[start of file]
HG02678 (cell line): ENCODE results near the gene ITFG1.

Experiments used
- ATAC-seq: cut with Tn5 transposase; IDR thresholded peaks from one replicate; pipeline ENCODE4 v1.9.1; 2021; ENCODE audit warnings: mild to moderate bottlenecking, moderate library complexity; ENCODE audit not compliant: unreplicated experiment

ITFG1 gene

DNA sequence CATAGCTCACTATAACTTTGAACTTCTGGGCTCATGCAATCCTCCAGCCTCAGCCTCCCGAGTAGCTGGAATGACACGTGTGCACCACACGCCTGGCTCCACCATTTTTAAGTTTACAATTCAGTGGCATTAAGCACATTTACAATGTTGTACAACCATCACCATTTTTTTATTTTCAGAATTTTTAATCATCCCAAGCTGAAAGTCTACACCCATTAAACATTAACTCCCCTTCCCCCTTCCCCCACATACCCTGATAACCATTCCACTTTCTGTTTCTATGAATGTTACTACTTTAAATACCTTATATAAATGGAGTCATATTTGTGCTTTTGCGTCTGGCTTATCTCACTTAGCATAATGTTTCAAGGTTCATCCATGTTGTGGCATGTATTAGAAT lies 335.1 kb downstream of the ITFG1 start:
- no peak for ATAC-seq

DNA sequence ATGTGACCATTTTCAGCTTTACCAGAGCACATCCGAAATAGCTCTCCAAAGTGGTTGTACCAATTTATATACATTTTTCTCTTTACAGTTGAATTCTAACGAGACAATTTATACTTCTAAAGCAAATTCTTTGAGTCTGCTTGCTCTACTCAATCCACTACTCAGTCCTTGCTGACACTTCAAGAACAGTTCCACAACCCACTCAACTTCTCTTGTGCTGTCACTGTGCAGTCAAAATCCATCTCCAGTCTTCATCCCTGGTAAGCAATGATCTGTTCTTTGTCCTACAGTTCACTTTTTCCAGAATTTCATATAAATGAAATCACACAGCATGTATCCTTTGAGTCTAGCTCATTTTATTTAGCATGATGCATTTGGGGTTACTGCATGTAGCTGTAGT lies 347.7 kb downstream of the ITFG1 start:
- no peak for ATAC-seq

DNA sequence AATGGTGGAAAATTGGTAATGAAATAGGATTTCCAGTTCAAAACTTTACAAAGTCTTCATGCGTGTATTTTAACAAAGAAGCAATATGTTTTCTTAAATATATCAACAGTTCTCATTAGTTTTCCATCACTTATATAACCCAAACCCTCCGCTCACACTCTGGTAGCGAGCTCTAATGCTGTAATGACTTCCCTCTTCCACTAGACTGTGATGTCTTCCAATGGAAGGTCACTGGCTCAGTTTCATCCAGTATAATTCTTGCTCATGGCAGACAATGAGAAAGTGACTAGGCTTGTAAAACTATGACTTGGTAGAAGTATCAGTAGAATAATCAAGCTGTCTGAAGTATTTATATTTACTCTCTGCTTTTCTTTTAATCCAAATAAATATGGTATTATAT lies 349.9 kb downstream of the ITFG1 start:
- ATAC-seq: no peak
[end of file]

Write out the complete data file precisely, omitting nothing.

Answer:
HG02678 (cell line): ENCODE results near the gene ITFG1.

Experiments used
- ATAC-seq: cut with Tn5 transposase; IDR thresholded peaks from one replicate; pipeline ENCODE4 v1.9.1; 2021; ENCODE audit warnings: mild to moderate bottlenecking, moderate library complexity; ENCODE audit not compliant: unreplicated experiment

ITFG1 gene

DNA sequence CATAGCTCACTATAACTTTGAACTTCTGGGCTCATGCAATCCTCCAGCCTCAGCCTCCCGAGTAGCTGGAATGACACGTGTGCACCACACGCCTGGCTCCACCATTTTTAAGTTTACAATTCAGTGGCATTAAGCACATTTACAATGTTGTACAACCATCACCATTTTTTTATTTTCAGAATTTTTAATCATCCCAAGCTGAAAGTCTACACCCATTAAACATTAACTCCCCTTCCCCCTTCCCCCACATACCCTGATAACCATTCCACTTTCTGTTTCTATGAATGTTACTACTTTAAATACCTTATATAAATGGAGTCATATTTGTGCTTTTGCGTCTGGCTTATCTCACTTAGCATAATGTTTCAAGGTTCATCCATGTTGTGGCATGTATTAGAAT lies 335.1 kb downstream of the ITFG1 start:
- no peak for ATAC-seq

DNA sequence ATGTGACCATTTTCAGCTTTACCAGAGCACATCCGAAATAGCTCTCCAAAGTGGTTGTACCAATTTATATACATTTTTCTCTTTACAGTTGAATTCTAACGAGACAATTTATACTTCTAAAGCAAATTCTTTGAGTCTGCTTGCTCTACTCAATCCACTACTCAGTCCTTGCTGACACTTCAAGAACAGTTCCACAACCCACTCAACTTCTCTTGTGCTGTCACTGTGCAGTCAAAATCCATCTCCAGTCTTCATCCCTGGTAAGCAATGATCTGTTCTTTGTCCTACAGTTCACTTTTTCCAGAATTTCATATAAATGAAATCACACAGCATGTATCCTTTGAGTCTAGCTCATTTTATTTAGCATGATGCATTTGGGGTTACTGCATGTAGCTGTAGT lies 347.7 kb downstream of the ITFG1 start:
- no peak for ATAC-seq

DNA sequence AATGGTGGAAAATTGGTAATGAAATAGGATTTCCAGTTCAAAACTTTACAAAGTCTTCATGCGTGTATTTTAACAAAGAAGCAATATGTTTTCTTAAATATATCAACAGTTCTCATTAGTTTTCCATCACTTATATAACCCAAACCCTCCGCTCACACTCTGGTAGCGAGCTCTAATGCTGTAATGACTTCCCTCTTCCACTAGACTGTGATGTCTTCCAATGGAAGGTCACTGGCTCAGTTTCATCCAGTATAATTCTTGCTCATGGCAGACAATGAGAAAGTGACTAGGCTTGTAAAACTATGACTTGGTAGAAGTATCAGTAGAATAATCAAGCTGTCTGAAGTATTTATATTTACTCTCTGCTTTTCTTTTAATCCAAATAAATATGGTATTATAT lies 349.9 kb downstream of the ITFG1 start:
- ATAC-seq: no peak